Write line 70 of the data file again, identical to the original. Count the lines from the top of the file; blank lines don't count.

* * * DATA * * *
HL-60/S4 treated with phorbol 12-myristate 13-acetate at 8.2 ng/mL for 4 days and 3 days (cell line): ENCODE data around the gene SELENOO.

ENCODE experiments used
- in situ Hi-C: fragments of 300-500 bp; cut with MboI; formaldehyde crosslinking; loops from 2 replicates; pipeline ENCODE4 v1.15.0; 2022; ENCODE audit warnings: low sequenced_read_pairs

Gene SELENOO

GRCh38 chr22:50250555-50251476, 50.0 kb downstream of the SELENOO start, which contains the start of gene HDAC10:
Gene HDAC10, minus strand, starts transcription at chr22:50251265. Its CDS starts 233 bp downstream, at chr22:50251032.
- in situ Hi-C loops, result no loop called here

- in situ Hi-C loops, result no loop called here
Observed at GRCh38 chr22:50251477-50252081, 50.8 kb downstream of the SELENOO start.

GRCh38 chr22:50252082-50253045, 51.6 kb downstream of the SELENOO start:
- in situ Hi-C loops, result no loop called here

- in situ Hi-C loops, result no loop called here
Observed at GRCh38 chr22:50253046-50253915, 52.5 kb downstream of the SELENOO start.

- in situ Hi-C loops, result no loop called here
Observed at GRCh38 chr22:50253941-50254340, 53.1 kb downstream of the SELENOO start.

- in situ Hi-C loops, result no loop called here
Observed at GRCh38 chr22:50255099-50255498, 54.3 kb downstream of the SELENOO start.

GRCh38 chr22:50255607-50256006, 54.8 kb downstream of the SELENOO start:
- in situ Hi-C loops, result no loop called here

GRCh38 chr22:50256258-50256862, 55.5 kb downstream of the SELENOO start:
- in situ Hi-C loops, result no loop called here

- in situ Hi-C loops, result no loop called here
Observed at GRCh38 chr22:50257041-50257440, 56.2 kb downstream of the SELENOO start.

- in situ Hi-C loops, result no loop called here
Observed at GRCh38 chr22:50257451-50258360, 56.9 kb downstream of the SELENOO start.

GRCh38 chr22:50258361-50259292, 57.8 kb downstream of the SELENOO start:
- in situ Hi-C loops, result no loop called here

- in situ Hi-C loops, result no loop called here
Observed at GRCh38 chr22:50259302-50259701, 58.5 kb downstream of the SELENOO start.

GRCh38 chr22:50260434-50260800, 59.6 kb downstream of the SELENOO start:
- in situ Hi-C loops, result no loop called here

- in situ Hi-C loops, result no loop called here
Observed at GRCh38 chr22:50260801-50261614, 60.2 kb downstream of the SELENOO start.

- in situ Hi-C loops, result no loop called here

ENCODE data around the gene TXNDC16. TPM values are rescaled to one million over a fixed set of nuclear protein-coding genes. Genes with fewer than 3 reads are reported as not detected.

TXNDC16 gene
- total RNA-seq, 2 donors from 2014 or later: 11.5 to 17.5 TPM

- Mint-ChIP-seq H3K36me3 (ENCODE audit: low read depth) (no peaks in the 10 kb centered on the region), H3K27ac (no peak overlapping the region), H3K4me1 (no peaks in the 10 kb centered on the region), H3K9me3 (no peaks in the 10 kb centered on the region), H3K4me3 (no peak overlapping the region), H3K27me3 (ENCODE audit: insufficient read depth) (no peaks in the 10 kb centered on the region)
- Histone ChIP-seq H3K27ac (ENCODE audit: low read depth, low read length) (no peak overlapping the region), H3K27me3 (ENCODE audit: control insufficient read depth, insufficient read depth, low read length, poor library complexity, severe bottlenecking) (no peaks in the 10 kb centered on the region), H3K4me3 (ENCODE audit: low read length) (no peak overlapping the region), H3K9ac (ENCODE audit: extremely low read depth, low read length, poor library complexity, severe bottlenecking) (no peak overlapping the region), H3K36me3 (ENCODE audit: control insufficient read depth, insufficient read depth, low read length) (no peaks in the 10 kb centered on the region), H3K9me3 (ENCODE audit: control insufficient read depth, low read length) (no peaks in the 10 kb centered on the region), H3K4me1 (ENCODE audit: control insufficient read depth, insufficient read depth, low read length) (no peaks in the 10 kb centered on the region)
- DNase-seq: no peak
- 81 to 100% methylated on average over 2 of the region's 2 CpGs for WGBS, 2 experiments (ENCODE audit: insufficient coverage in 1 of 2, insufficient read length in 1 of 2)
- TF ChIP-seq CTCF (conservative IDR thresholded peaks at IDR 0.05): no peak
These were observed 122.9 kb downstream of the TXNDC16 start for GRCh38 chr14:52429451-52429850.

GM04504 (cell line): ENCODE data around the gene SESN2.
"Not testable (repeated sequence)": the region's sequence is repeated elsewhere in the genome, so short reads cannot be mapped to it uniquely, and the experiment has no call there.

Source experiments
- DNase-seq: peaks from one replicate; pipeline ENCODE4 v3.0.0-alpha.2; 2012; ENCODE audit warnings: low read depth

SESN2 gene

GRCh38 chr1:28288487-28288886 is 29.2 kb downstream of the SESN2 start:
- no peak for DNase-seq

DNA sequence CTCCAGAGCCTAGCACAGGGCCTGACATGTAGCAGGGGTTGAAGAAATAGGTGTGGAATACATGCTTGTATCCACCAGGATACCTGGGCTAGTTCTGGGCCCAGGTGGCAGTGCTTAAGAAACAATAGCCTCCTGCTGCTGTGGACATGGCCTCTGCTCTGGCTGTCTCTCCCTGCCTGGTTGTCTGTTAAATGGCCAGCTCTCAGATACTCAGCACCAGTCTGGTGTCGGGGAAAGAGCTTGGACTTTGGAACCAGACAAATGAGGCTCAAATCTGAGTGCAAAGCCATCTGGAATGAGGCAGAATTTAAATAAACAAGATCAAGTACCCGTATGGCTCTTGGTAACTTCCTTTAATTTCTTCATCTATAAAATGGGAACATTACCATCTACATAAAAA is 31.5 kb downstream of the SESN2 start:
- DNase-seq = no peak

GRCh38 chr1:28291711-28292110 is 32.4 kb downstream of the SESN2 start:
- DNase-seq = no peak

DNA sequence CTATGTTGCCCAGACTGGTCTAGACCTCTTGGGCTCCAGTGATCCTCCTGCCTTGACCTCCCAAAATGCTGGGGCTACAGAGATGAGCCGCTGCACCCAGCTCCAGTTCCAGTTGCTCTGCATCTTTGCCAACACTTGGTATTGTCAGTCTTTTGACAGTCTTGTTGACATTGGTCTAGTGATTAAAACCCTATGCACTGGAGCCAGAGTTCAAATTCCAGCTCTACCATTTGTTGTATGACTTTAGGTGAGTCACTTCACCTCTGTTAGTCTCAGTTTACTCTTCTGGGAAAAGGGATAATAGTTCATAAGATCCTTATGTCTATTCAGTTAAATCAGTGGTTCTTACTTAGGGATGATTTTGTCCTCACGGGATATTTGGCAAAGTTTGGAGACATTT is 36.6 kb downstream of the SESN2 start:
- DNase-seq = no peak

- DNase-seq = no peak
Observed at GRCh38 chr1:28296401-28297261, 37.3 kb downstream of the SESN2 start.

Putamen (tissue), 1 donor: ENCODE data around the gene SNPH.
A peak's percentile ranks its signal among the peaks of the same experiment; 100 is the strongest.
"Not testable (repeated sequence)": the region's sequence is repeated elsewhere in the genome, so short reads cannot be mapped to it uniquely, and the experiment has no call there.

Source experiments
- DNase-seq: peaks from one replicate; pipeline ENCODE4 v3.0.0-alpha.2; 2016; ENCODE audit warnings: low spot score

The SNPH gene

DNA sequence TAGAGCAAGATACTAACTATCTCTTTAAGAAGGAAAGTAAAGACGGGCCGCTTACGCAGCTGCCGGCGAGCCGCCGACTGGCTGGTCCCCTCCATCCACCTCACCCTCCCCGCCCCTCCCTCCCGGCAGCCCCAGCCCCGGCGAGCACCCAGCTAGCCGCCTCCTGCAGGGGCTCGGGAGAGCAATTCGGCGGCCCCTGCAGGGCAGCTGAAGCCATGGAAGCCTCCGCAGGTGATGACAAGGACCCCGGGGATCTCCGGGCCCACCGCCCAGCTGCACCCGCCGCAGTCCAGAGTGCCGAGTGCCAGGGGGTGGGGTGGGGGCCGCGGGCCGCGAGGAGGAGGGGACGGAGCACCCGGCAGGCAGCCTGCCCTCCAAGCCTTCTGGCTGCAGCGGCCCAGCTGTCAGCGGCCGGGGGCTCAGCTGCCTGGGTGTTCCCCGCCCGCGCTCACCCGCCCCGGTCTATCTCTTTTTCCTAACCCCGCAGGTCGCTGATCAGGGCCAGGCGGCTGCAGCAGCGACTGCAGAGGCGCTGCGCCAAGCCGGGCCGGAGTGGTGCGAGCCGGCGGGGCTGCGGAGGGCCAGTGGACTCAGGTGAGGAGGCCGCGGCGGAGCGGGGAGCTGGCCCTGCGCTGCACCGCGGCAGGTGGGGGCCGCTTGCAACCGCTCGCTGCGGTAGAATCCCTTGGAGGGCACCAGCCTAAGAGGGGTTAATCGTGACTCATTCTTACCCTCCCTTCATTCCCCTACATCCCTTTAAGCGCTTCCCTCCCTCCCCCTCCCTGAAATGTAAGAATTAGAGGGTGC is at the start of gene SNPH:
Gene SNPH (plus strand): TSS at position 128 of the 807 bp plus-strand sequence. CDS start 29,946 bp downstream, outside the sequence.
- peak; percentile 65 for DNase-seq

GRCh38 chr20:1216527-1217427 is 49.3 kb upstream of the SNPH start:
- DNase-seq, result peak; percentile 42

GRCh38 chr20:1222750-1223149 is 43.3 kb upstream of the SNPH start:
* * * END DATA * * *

GRCh38 chr20:1222750-1223149 is 43.3 kb upstream of the SNPH start: